The next generation: how intergenerational interaction improves life chances of children and young people
Much of the media coverage of the growing number of intergenerational projects has focused on the benefits for older people – from improving health and care to tackling loneliness.
This paper focuses on the benefits for the next generation – children and young people who currently face a growing crisis of confidence, loneliness and anxiety, often fearful about the future, fragmented families, segregated by age, with cuts in services and financial support.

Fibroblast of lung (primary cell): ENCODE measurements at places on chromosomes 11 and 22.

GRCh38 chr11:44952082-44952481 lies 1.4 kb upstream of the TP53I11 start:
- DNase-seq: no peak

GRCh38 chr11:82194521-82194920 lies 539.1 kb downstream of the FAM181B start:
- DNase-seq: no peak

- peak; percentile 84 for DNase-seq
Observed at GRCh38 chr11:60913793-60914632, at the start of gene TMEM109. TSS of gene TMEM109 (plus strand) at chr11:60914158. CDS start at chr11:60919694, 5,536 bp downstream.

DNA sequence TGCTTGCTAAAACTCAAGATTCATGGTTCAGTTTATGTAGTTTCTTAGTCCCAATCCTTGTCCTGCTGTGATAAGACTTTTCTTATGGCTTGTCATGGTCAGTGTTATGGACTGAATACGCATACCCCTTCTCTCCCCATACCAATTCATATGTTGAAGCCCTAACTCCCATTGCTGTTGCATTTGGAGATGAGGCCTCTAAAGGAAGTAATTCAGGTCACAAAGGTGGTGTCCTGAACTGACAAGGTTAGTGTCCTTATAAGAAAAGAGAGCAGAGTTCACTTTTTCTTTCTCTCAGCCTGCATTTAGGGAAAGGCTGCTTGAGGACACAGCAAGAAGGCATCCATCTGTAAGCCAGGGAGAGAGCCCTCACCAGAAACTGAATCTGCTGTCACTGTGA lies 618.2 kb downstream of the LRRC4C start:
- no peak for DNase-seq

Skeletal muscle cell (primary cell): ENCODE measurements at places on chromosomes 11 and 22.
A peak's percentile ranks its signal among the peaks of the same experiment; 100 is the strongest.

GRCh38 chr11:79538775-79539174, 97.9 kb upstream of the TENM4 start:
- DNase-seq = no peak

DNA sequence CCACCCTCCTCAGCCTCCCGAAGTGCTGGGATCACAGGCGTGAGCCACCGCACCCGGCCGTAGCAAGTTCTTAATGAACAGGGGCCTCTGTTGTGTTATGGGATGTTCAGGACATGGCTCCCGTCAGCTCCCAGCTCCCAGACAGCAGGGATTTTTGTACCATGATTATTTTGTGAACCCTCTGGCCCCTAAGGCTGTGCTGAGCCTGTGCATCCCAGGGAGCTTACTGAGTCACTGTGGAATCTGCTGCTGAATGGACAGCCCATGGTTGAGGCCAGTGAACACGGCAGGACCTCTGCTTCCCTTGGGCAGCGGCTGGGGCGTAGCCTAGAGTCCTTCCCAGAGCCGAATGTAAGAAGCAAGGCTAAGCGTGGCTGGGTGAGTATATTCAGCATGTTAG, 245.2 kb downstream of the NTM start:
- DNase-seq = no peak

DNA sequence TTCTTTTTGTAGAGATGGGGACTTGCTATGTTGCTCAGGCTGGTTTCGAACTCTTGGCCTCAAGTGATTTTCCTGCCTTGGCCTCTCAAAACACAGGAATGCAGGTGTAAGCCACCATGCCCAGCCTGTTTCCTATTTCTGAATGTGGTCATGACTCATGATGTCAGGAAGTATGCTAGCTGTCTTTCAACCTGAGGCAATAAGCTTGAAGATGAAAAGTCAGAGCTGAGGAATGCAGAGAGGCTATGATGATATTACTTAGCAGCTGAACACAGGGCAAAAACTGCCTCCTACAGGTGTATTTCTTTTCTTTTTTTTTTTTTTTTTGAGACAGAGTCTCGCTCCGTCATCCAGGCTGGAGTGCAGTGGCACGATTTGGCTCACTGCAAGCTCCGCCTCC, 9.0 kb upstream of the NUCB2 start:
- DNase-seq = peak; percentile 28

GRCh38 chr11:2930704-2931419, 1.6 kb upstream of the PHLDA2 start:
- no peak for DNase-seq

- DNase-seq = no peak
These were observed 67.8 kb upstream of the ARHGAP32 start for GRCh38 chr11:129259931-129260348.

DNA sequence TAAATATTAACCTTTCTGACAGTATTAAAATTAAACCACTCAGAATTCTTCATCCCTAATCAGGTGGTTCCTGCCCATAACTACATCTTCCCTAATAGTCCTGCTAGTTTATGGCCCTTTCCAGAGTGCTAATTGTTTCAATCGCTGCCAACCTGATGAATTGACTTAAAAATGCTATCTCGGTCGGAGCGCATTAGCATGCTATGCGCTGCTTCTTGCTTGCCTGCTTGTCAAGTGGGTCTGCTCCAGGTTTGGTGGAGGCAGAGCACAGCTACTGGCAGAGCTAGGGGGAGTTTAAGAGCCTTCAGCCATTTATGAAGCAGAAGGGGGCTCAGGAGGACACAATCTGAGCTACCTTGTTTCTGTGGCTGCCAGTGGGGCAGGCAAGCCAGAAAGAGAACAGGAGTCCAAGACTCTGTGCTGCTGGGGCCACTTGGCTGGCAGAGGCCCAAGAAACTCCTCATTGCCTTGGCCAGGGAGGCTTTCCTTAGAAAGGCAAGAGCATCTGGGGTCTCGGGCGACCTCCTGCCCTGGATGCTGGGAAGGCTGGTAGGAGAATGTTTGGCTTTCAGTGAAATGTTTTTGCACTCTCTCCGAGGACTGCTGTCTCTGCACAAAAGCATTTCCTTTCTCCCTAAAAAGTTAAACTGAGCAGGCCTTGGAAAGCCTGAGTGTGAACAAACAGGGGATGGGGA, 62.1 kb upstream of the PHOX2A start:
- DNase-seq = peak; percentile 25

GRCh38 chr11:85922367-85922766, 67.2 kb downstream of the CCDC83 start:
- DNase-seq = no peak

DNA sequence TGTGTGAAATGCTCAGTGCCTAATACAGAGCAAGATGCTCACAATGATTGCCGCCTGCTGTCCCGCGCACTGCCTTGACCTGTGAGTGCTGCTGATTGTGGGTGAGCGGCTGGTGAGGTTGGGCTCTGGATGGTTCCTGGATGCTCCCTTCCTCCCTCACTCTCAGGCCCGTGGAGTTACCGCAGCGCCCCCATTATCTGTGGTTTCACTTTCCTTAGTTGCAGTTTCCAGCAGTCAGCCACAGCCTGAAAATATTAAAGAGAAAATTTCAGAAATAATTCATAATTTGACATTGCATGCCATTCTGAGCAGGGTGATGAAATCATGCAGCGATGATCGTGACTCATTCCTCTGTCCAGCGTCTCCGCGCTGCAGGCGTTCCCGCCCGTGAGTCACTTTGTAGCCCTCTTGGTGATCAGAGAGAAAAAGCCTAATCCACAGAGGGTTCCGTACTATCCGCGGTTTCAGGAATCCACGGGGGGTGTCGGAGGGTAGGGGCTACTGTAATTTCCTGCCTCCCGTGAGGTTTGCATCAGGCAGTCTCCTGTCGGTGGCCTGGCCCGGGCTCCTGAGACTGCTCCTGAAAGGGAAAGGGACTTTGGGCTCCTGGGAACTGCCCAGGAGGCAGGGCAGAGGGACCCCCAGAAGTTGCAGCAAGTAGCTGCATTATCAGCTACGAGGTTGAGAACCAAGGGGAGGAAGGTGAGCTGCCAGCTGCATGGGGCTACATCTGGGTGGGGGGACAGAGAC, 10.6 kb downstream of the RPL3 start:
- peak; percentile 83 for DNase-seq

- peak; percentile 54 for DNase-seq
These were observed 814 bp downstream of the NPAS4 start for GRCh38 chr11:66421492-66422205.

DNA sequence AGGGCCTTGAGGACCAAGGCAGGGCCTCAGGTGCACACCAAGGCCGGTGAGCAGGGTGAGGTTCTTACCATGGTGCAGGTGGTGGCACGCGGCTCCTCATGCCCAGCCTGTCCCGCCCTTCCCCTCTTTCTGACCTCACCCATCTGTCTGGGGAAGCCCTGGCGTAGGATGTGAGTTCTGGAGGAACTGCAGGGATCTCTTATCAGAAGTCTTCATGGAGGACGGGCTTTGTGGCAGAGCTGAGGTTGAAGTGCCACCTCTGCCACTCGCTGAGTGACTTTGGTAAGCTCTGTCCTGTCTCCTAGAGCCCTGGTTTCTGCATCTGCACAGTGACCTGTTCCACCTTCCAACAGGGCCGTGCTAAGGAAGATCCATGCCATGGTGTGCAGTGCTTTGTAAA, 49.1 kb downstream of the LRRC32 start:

Intergenerational interaction between older and younger people can help address these issues - starting at an early age with nurseries and care homes linking, through schools, colleges and universities, to mentoring and community projects.
Giving children a good start in life, raising attainment, changing attitudes, solving tough issues and shaping the future are the key themes set out in this paper. Projects delivering on these themes can all help build confidence and empathy, develop cognitive and communication skills, improve learning and care, reduce ageism and increase mutual understanding to tackle divisions in Britain.